Friday, 15 November 2013
Saturday, 26 October 2013
They are formulaic: In memory of name son/daughter of William Lloyd and Elizabeth Warrington who died date aged years/months; then followed by a Welsh inscription.
|Eleanor Lloyd||April 14th 1883||11 months|
|Charlotte||November 10th 1889||1 year and 10 months|
|William John||September 26th 1894||4 years and 3 months|
The inscriptions are:
- Fel blodeuyn y daw allan, ac y corrir ef ymaith - As the flower blooms, it is cut down
- Ewyllys yr Arglwydd a wneler - The Lord's will be done
- Flodeuyn a gwympodd - The flower fell
How very sad.
Monday, 30 September 2013
So it was interesting during a recent trip to the land of Chips 'n' Chocolate [Belgium] to visit St Donaas' church in Zeebrugge and see again some fairly good and recent glass, dominant in blue. (Zeebrugge, incidentally, has a population of only 6 or so; St Donaas' is a good mariners' church, complete with boat on altar).
It's not well-known, or documented elsewhere (that I can find), so I wrote to the Pastoor to enquire. He promptly replied with two pieces of illustrative information [in English]
- A cursory description of the church and its environs, telling me "The glass panels from the church in 1965".
- Brief details of two VCs awarded to Capt. Bamford and Sgt. Finch [R.M.], who were part of the sea battle of Zeebrugge held on 23rd April 1918 (yes, St. George's Day).
Meanwhile, I'd be pleased to learn more about the Zeebrugge glass, if anyone knows.
Out of interest, Aberystwyth has some good glass in both St Michael's:St Anne's, Penparcau:
Saturday, 21 September 2013
- A classic Burton building in the High Street ...
- ... founded by Barbara Burton ...
- ... with elephants in the window, just like Aber.
- People "buying bricks" for the cathedral. It might have been my family, but wasn't.
- A beautifully carved Madonna.
- A metaphor for our times.
- A plaintive sculpture.
- The Jellicoe Roof Garden viewed from afar.
- A really very graceful cathedral.
- A lady.
- A clock.
Wednesday, 4 September 2013
The average daily generation and usage look like this (click to enlarge)
(recall that "usage" is not a clearly defined quantity).
The best fit sine waves to generation and usage, plotted on the graphs, are (click to enlarge):
The waves are (again) reassuringly homed on the spring equinox. The average daily generation in 2011-12 was 9.8KWh, and in 2012-13 was 11.3KWh - yes, the weather really was better!
Out of interest, remember especially that June 2012 was awful, and July 2013 was pretty good - here are the pictures for those months against the best fit - no prizes for guessing which is which:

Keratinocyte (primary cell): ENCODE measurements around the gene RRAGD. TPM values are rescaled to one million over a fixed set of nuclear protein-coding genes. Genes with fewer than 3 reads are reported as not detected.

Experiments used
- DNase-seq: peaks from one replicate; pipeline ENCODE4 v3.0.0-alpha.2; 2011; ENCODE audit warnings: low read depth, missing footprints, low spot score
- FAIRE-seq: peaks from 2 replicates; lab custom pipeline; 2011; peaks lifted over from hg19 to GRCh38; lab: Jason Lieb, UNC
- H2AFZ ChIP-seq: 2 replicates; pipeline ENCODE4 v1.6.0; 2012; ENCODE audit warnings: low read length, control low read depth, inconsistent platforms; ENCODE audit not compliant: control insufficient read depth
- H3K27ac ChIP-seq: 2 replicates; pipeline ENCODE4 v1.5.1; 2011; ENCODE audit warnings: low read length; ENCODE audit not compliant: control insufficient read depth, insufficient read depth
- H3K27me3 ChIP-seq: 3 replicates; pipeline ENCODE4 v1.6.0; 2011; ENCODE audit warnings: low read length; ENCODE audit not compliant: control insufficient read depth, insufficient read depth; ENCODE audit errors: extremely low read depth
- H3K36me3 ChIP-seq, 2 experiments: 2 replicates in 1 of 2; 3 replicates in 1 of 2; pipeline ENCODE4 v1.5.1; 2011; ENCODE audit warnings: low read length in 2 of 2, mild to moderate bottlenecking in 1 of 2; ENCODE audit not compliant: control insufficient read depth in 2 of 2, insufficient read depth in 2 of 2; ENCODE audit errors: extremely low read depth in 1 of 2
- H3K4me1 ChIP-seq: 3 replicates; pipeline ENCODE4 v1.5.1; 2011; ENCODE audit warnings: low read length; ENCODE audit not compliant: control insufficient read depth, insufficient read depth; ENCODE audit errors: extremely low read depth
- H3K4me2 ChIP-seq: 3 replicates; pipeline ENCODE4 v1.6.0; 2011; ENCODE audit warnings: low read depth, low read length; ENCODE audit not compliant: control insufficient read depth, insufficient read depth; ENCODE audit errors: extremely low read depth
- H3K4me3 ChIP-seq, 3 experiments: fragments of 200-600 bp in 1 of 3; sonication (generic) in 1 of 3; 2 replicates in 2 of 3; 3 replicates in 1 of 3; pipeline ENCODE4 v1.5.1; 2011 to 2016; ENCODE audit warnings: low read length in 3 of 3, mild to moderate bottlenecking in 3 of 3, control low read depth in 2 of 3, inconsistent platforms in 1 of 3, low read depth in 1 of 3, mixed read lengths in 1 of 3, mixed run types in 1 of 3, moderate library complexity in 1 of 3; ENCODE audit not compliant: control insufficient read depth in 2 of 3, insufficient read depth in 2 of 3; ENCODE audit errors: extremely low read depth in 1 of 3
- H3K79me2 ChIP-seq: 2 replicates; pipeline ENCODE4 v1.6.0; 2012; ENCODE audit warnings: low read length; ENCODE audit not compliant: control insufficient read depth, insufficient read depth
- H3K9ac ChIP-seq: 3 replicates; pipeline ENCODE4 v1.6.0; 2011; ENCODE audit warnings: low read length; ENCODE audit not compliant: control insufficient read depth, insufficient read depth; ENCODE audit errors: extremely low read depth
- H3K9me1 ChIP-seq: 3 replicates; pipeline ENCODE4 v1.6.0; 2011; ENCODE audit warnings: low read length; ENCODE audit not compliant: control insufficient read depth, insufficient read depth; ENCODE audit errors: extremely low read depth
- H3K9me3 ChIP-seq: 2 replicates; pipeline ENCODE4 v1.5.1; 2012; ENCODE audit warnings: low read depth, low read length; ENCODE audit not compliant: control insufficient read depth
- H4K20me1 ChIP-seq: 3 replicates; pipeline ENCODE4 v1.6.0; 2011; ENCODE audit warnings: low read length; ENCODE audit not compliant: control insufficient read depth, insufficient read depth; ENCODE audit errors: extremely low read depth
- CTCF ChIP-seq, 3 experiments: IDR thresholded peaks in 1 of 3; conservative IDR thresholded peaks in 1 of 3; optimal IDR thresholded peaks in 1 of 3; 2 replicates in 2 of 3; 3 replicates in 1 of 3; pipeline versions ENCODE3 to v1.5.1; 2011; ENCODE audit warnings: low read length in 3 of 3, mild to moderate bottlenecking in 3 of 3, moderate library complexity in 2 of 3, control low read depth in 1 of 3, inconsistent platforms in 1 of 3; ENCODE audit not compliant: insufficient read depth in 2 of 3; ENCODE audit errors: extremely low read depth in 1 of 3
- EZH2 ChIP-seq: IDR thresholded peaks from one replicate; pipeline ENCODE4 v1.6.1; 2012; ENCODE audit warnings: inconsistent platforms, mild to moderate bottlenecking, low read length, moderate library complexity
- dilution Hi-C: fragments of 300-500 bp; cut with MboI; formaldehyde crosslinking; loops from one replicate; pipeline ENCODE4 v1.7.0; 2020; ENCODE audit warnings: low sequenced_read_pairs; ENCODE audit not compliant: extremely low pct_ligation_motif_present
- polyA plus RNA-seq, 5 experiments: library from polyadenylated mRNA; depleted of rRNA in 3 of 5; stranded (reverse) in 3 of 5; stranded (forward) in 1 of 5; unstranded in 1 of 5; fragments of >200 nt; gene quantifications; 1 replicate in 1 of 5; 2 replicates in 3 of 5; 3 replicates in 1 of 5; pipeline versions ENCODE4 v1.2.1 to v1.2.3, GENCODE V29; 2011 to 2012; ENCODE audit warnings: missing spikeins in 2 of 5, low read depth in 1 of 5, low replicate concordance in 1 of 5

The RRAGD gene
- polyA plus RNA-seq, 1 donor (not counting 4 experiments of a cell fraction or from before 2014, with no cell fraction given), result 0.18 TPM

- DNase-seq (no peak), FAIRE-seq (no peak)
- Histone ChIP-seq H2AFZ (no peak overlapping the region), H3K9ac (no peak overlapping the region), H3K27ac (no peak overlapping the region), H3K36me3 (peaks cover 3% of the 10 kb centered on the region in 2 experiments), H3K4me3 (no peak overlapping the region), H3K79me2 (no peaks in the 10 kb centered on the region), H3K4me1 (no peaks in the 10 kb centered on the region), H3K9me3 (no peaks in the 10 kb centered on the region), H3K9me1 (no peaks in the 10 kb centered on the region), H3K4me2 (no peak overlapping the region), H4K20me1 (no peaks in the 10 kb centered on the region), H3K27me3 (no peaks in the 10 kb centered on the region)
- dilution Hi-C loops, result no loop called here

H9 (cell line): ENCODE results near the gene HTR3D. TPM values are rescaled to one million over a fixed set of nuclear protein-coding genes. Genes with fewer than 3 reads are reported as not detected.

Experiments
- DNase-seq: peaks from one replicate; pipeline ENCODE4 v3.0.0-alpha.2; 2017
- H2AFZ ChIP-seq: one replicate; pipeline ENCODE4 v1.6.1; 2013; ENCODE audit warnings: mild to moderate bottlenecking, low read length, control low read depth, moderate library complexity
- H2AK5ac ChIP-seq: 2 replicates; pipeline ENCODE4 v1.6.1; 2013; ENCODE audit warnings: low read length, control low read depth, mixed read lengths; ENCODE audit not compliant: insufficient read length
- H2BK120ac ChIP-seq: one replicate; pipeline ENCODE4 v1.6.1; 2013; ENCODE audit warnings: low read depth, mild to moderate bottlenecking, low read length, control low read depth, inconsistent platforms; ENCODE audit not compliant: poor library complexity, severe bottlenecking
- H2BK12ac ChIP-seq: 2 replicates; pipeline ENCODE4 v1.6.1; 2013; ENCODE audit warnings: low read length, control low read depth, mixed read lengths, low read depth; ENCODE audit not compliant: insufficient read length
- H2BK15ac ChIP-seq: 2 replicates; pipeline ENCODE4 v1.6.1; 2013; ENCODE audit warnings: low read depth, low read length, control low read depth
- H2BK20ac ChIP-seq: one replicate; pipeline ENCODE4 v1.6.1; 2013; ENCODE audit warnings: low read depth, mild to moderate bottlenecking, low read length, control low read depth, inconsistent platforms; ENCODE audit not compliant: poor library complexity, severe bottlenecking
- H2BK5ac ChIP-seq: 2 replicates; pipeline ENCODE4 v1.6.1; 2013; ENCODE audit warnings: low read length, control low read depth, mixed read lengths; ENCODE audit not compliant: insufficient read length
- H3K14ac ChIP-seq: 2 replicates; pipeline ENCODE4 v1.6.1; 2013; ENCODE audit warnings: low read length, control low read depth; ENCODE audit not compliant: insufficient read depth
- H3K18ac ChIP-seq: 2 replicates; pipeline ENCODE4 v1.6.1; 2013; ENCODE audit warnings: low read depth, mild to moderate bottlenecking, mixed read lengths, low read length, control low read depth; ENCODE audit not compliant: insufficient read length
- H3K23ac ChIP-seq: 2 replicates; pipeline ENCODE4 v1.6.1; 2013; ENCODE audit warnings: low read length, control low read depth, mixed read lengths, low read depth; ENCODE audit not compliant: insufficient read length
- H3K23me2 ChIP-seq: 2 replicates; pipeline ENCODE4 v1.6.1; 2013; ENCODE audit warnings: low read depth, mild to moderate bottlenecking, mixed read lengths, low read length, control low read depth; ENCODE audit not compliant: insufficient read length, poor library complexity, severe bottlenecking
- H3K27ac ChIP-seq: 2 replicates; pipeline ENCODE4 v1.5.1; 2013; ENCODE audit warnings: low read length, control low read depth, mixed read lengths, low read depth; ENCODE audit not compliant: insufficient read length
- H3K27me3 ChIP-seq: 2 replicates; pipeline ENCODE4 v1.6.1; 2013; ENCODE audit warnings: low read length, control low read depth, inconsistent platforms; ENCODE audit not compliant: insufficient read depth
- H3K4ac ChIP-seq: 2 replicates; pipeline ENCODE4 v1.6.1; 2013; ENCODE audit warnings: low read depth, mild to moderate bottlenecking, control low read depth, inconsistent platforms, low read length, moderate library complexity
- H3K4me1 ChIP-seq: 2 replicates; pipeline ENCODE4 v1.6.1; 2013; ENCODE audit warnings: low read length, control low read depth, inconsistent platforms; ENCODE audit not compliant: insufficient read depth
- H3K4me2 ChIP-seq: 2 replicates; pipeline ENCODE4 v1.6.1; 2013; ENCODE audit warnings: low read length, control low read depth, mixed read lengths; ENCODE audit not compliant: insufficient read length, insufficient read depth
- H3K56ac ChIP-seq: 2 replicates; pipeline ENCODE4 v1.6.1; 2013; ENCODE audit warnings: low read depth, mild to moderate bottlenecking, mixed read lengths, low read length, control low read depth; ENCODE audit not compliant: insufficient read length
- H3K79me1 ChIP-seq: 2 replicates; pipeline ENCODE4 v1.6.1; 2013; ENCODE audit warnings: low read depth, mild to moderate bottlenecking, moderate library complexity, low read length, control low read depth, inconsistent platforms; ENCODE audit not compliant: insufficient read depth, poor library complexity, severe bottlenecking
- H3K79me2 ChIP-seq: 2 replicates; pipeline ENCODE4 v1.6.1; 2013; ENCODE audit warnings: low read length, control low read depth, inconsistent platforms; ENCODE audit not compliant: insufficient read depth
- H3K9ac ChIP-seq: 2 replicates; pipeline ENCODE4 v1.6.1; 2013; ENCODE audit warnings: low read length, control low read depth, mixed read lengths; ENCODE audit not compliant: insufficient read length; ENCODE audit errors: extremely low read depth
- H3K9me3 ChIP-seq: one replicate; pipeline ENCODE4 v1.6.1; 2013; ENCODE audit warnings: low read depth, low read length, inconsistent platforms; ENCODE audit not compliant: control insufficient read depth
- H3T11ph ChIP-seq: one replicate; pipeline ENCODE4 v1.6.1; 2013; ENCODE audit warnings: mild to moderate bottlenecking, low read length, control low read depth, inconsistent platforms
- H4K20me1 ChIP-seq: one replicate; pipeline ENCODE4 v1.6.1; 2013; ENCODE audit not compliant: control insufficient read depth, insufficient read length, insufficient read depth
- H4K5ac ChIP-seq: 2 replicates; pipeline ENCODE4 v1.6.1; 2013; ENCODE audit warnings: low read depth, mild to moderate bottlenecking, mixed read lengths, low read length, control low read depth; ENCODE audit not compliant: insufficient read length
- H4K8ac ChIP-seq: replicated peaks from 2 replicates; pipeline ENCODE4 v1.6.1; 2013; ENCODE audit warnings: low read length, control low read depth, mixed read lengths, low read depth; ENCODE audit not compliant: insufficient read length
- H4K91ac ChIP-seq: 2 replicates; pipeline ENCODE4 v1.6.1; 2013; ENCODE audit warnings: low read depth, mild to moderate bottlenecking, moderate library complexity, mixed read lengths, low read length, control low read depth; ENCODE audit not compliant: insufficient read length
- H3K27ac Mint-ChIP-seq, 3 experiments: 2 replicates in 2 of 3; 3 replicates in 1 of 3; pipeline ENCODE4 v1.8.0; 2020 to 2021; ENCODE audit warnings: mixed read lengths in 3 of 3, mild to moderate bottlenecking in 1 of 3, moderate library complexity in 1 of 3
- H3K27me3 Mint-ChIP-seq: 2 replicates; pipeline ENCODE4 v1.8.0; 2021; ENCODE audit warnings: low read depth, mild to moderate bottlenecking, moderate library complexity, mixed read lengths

Well, the upfront money-in-pocket from the FIT is now over £5/day. What we save from using free rather than costed power, and pushing surplus into the grid, is as ever secondary and difficult to pinpoint, but is certainly another positive quantity.
We're not regretting this purchase.
Tuesday, 3 September 2013
In a moment of idleness, I set about capturing a list of covers with youtube or similar links. Mercifully, early on in this pointless exercise I discovered a shrine to this immortal song. Whoever did this work has done a more than thorough job. Go see.
Do not miss:
- The deeply poignant original by Elton Mortello, Jet Boy, Jet Girl.
- Hemmi Gunn's version, translated into Icelandic as Einn dans við mig.
- The dancing video in Thee headcoatees version.
- Seriously foxy ladies in the Swiss band Tears.
- Pigloo - hahahahahahaha!
- Andre Vershuren's accordion instrumental.
(Apropos of Elton Mortello's version, he must have known of Jet Boy by the NYD, which I saw performed live in York in, ummm, 1974.)
Ca plane pour moi - ganz wahr.
Sunday, 30 June 2013
- In Polish, the word for please is proszę, which the British cannot distinguish in pronunciation from prosię, meaning piglet. How many times have I walked into a Polish bar and said "Two beers, piglet!"?
- In Welsh, the word for beer is cwrw (do remember that w is a vowel). A cuckoo is, unsurprisingly, cwcw, which is a distressingly close thing.
- The Greek for beer is μπύρα, which is bloody confusing for the linguistically inept mathematician who knows the letters, but not that mu and pi combine to give a b. So actually, they call it beer.
(The Polish for cuckoo is kukułka.)